"I expect a great crowd and a fantastic game," Rimando said. "Our team is very confident right now the way we've been playing. I'm just waiting to get out here, see the fans and be in my home stadium. I'm really excited."
Rimando is the backup goalkeeper behind starter Tim Howard for the United States, which is 3-1-1 in World Cup qualifiers. At 33, Rimando knows this is his last chance to play for a World Cup team.
"I've been in and out of the national team pool for a while now," he said. "To be a part of this group, probably my last run, I'm taking everything in."
Rimando is proof that you don't have to play overseas to be considered a soccer star anymore. True, the best players like Clint Dempsey, Jozy Altidore and DeMarcus Beasley play in other countries, 10 of the 30 players on the U.S. World Cup team play in Major League Soccer.
"Now that we have MLS guys making an impact, it definitely speaks volumes for this league and how it's growing," said Omar Gonzalez, a defender for the L.A. Galaxy and Team USA.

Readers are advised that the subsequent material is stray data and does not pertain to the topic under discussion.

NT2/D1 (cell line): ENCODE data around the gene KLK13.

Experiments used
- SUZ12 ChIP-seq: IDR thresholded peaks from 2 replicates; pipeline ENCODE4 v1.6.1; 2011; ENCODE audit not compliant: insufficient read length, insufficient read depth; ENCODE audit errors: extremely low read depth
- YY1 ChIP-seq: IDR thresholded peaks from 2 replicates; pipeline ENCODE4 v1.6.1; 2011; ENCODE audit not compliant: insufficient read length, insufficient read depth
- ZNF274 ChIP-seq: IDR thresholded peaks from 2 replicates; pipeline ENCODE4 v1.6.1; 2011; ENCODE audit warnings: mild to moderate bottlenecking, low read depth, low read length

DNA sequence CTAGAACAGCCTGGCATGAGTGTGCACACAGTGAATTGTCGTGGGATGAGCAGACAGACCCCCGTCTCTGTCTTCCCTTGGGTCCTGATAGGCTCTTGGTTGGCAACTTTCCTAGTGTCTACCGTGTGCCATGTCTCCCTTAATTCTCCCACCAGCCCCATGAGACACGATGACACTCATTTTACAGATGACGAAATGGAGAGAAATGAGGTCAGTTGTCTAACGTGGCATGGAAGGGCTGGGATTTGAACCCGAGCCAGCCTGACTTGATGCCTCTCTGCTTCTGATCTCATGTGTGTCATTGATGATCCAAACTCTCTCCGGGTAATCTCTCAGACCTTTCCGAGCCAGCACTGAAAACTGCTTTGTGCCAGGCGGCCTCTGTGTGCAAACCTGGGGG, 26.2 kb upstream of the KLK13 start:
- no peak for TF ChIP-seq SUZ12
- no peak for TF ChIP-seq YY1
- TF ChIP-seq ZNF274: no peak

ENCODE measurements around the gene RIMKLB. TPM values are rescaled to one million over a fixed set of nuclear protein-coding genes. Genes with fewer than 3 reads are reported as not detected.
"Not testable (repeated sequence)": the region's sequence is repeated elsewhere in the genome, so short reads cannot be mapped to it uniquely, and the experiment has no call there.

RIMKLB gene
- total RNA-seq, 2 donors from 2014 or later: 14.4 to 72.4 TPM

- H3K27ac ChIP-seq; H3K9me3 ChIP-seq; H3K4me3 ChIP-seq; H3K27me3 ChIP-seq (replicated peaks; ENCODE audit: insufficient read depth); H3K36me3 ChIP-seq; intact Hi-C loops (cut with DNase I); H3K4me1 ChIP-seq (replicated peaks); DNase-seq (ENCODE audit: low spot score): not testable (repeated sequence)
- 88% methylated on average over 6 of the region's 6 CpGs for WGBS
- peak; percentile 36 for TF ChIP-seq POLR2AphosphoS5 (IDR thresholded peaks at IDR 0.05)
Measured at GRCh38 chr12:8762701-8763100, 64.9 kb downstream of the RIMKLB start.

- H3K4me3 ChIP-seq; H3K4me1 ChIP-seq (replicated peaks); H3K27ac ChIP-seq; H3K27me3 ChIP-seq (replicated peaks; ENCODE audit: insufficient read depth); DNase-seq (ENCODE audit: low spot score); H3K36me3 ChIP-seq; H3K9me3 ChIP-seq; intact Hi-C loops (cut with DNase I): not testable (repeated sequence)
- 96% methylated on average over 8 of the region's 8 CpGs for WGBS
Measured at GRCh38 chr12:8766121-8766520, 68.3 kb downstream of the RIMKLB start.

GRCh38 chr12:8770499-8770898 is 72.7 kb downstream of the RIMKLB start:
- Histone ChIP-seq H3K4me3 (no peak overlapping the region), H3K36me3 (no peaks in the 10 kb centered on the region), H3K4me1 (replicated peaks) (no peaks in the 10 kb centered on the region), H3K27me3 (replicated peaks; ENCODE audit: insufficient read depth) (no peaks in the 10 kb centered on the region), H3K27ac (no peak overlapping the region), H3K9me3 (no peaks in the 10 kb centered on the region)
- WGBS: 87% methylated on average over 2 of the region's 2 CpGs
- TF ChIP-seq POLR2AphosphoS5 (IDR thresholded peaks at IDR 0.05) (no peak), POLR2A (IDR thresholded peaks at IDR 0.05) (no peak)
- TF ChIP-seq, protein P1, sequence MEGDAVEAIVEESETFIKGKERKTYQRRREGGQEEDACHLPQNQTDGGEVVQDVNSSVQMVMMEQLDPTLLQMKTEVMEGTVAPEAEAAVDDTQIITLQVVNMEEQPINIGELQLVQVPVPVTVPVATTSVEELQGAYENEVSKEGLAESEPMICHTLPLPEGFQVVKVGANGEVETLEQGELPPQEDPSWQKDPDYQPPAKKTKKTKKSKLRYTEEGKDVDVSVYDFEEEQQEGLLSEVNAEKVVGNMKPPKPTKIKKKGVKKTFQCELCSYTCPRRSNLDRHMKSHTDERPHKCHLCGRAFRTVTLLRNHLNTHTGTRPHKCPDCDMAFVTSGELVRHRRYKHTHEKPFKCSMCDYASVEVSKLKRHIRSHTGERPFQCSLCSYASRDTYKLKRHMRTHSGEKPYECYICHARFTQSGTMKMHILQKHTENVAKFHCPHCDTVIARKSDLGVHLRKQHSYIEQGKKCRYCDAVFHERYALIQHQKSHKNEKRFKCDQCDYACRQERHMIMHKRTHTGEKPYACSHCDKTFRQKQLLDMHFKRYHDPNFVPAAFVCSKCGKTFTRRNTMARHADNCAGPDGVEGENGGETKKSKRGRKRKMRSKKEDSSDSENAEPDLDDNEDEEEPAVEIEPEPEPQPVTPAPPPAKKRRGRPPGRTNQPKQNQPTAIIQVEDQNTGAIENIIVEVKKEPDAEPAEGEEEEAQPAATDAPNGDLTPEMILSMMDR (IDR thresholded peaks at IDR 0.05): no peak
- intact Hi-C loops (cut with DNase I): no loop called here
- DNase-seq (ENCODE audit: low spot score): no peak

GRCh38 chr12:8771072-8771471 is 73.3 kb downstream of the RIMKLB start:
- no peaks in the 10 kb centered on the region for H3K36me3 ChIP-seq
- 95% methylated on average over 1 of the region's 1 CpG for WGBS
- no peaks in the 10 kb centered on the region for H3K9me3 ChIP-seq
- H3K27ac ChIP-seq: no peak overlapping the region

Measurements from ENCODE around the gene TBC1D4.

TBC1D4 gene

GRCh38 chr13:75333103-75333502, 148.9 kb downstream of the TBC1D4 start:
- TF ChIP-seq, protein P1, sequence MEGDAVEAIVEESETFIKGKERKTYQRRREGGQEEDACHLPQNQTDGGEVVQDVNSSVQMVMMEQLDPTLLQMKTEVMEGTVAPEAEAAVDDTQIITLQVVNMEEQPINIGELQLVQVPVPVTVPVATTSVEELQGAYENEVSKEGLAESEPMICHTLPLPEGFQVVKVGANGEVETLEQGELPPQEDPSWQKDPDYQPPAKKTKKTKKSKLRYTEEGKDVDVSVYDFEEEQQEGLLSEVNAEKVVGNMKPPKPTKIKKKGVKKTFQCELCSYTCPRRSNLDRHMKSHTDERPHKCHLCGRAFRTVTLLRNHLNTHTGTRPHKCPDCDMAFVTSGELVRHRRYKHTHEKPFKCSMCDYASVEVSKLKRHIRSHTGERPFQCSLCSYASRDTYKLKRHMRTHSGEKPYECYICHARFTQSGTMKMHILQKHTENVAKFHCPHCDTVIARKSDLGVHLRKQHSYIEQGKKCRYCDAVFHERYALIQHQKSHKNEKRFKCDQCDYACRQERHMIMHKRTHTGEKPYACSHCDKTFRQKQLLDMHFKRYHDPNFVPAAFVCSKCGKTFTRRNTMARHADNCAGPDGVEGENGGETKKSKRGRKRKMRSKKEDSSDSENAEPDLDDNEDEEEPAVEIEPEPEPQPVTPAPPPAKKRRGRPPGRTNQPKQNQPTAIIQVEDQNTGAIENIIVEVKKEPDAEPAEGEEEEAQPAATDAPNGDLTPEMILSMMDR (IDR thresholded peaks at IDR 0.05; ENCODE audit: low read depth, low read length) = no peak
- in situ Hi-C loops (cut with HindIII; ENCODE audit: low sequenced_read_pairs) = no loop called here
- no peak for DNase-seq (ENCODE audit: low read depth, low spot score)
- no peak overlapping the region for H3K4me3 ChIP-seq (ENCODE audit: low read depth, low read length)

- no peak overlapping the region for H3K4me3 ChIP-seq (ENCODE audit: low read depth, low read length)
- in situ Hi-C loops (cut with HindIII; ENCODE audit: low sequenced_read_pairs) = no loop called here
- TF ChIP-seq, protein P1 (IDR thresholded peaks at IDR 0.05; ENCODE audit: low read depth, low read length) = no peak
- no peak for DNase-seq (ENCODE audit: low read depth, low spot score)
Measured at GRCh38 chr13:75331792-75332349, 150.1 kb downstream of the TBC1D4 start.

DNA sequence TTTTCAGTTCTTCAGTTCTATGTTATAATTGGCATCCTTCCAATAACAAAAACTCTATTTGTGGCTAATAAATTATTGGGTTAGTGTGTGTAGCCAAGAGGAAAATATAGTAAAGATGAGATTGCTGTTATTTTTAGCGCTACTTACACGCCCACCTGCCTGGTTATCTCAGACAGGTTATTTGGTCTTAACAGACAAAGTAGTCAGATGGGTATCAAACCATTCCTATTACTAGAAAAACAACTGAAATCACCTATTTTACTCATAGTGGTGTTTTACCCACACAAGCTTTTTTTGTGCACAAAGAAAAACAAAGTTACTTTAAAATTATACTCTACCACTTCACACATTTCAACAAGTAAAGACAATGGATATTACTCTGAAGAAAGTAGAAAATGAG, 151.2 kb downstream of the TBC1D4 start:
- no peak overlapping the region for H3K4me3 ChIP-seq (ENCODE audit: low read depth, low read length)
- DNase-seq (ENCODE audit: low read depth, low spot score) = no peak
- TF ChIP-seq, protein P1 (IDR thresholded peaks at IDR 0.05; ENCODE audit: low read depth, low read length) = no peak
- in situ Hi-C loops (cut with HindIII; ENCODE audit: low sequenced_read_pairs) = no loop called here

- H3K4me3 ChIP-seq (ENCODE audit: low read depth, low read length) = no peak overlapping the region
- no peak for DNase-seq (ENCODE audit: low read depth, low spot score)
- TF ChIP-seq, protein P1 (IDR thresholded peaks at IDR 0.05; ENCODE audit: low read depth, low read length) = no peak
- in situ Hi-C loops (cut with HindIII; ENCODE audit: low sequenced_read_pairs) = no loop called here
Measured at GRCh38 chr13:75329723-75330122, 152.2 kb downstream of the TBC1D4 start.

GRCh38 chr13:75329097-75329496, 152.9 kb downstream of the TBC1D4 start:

"MLS is a good league," said defender Matt Besler, who plays for Sporting Kansas City. "But, I don't think anyone else is saying it's a bad league. I think no matter what league you play in, [USA head coach] Jurgen [Klinsnmann] believes in the players that he brings in."
Team USA will be trying to avenge its only loss in World Cup qualfying Tuesday night when they take on Honduras for the second time. But having won back-to-back games against Jamaica and Panama, the U.S. is flying high.
The team is also counting on a sold out raucous crowd at Rio Tinto Stadium.
"I've been here plenty of times and the crowd here at Rio Tinto is always great," said Gonzalez.
"We expect a great atmosphere, very pro-American," added Besler. "I've played here three or four times and it's a very tough place to come in and win. It gets loud, the altitude plays a little bit of a factor, but we'll be ready for that."
Plus, it's an added bonus for the MLS players to experience the good side of playing at Rio Tinto -- being cheered for.
"Ya, it would be nice from that perspective," Besler said. "To be cheered for instead of booed against here."